We’ve all seen the Peloton cycling bike—the stationary bike that live streams 14 daily Peloton classes and provides more than 5,000 workout options on a super-sleek HD touchscreen. But now Peloton is branching out to those who’d rather be on their feet than sit on the bike seat. The boutique fitness brand just launched the Peloton Tread—a treadmill that also streams live daily classes (up to 10 each day).
Earlier this week, Apple updated its Workflow automation app with special optimizations for the iPhone X. Now, Workflow supports iOS 11's extra Health fields so you can use them seamlessly, and for free, on your new X. What exactly do you get? Workflow now syncs all the stats from your health and fitness apps, displaying everything—from your V02 max to your resting or walking heart rate average—on your notifications panel. Plus, it all automatically updates in your Workflow and Apple Health apps.
Eating Paleo proves that diets don’t have to leave you hungry, scrawny, or subsisting on protein shakes. But that doesn't mean that this particular diet doesn’t have its downfalls. Plain chicken and steamed broccoli is the bane of our dinnertime existence, and eating bacon by the pound and nuts by the fistfuls can lead to muffin tops and high cholesterol just as quickly as downing cheeseburgers every day would.
Muck Rack makes it simple to find people, tweets, or articles that mention any name, keyword, company, hashtag etc. We've compiled this guide to help you make the most of your search.
Selecting a term
Start searching tweets, articles from media outlets, articles mentioned in tweets, journalists'
names, titles and bios with some suggested searches:
Companies or Topics (e.g. iPhone, Microsoft)
Phrases (e.g. "cloud computing") — use quotes to keep the terms together
Twitter handles (e.g. @username) — returns those who have mentioned or replied to
Names (e.g. "David Pogue")
Hashtags (e.g. #sxsw, #london2012)
Bio details (e.g. vegan, Olympics, father)
Muck Rack's Advanced Search allows for many boolean operators.
Find results that mention multiple specified terms, use AND or
+. For example, ensure each result contains both Elon Musk and Mark Zuckerberg by
searching Musk AND Zuckerberg or Musk + Zuckerberg.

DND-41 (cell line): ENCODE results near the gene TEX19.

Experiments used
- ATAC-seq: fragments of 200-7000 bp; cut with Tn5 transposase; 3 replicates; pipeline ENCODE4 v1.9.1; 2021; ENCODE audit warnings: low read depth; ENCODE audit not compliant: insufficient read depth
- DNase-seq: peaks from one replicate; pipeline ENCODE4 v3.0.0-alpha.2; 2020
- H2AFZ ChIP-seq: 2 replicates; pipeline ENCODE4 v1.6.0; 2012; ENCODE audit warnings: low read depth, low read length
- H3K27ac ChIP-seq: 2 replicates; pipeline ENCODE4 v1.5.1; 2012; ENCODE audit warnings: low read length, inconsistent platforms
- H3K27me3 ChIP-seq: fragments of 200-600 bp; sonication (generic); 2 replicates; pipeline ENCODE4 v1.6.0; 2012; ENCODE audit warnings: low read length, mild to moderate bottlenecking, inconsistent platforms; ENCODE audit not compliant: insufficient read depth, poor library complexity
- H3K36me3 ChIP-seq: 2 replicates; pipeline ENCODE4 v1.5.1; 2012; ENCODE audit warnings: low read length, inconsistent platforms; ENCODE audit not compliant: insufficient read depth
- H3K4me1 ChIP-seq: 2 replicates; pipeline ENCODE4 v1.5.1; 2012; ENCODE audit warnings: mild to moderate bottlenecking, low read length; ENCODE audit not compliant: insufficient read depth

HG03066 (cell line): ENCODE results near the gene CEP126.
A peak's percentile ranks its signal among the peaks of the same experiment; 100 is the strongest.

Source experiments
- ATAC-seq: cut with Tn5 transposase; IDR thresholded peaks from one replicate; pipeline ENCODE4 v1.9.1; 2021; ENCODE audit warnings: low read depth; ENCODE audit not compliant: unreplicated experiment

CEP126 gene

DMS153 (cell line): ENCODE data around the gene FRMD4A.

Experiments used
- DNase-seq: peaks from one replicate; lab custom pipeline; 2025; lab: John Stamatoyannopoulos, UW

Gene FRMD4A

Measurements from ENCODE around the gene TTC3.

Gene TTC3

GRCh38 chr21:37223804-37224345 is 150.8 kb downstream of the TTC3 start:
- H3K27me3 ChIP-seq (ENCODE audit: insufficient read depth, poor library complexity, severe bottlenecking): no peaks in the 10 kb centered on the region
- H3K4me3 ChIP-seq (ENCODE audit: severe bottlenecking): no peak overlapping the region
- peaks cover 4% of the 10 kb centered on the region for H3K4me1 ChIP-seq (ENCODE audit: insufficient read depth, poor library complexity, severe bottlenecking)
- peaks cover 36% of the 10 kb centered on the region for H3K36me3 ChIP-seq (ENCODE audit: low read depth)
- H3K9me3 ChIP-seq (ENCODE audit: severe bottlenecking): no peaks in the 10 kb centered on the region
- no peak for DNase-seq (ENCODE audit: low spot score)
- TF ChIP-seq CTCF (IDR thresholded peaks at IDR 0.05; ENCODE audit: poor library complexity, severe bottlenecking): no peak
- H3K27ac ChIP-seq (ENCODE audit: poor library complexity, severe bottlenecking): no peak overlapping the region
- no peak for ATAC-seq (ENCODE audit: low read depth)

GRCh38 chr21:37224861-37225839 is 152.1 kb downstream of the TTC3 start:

Use the operators OR or , to broaden your search when you'd like either of
multiple terms to appear in results. (This is the default behavior of our search when no operators
are used). For example, results will contain either cake or cookie by searching cake OR cookie or cake,cookie
Use NOT or - to subtract results from your search. For
example, searching Disney will yield results about the Walt Disney Company as well as Walt Disney
World Resort. To exclude mentions of Disney World, search for Disney -World or Disney
When using one of these operators with a phrase, enclose it in quotation marks. For example, you can
find results about smartphones excluding Apple's iPhone 4S by searching smartphone -"iPhone
Exact case matching or punctuation
If you're searching for a brand name or keyword that relies on specific punctuation marks or capitalization, you can
find results that match your exact query by adding matchcase: before the keyword you're searching for, like matchcase:E*TRADE .
Use parentheses to separate multiple
boolean phrases. For example, to find journalists talking about having fun in Disney World or
Disneyland, search for ("disney world" OR disneyland) AND fun.
An asterisk can be used to search for any variation of a root word truncated by the asterisk. For example, searching for admin* will return results for administrator, administration, administer, administered, etc.
A near operator is an AND operator where you can control the distance between the words. You can vary the distance the near operation uses by adding a forward slash and number (between 0-99) such as strawberries NEAR/10 "whipped cream", which means the strawberries must exist within 10 words of "whipped cream".